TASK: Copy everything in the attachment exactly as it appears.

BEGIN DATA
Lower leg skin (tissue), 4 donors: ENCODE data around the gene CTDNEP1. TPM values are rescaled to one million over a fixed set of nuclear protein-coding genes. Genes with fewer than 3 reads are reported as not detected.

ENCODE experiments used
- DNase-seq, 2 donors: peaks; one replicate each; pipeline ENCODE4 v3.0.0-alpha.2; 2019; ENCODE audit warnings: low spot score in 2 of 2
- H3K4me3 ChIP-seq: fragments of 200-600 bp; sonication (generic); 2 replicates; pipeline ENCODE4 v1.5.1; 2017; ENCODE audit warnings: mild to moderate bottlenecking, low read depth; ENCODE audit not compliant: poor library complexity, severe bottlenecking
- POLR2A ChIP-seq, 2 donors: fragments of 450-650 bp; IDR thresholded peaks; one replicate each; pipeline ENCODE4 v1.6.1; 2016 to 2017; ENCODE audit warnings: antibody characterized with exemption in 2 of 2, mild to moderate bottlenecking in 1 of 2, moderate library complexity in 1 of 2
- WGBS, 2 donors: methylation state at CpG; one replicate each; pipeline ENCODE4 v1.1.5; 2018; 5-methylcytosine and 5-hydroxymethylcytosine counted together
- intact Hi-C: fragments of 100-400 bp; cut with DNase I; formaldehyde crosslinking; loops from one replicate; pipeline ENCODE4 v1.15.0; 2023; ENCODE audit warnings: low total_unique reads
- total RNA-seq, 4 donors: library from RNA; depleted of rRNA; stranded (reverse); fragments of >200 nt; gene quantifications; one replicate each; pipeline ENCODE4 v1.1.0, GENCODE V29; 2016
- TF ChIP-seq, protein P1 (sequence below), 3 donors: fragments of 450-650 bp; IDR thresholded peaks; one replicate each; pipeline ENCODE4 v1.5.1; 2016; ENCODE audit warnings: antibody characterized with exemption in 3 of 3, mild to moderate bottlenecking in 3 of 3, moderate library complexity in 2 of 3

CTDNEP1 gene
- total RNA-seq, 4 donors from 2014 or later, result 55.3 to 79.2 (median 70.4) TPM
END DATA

Lower leg skin (tissue), 4 donors: ENCODE data around the gene CTDNEP1. TPM values are rescaled to one million over a fixed set of nuclear protein-coding genes. Genes with fewer than 3 reads are reported as not detected.

ENCODE experiments used
- DNase-seq, 2 donors: peaks; one replicate each; pipeline ENCODE4 v3.0.0-alpha.2; 2019; ENCODE audit warnings: low spot score in 2 of 2
- H3K4me3 ChIP-seq: fragments of 200-600 bp; sonication (generic); 2 replicates; pipeline ENCODE4 v1.5.1; 2017; ENCODE audit warnings: mild to moderate bottlenecking, low read depth; ENCODE audit not compliant: poor library complexity, severe bottlenecking
- POLR2A ChIP-seq, 2 donors: fragments of 450-650 bp; IDR thresholded peaks; one replicate each; pipeline ENCODE4 v1.6.1; 2016 to 2017; ENCODE audit warnings: antibody characterized with exemption in 2 of 2, mild to moderate bottlenecking in 1 of 2, moderate library complexity in 1 of 2
- WGBS, 2 donors: methylation state at CpG; one replicate each; pipeline ENCODE4 v1.1.5; 2018; 5-methylcytosine and 5-hydroxymethylcytosine counted together
- intact Hi-C: fragments of 100-400 bp; cut with DNase I; formaldehyde crosslinking; loops from one replicate; pipeline ENCODE4 v1.15.0; 2023; ENCODE audit warnings: low total_unique reads
- total RNA-seq, 4 donors: library from RNA; depleted of rRNA; stranded (reverse); fragments of >200 nt; gene quantifications; one replicate each; pipeline ENCODE4 v1.1.0, GENCODE V29; 2016
- TF ChIP-seq, protein P1 (sequence below), 3 donors: fragments of 450-650 bp; IDR thresholded peaks; one replicate each; pipeline ENCODE4 v1.5.1; 2016; ENCODE audit warnings: antibody characterized with exemption in 3 of 3, mild to moderate bottlenecking in 3 of 3, moderate library complexity in 2 of 3

CTDNEP1 gene
- total RNA-seq, 4 donors from 2014 or later, result 55.3 to 79.2 (median 70.4) TPM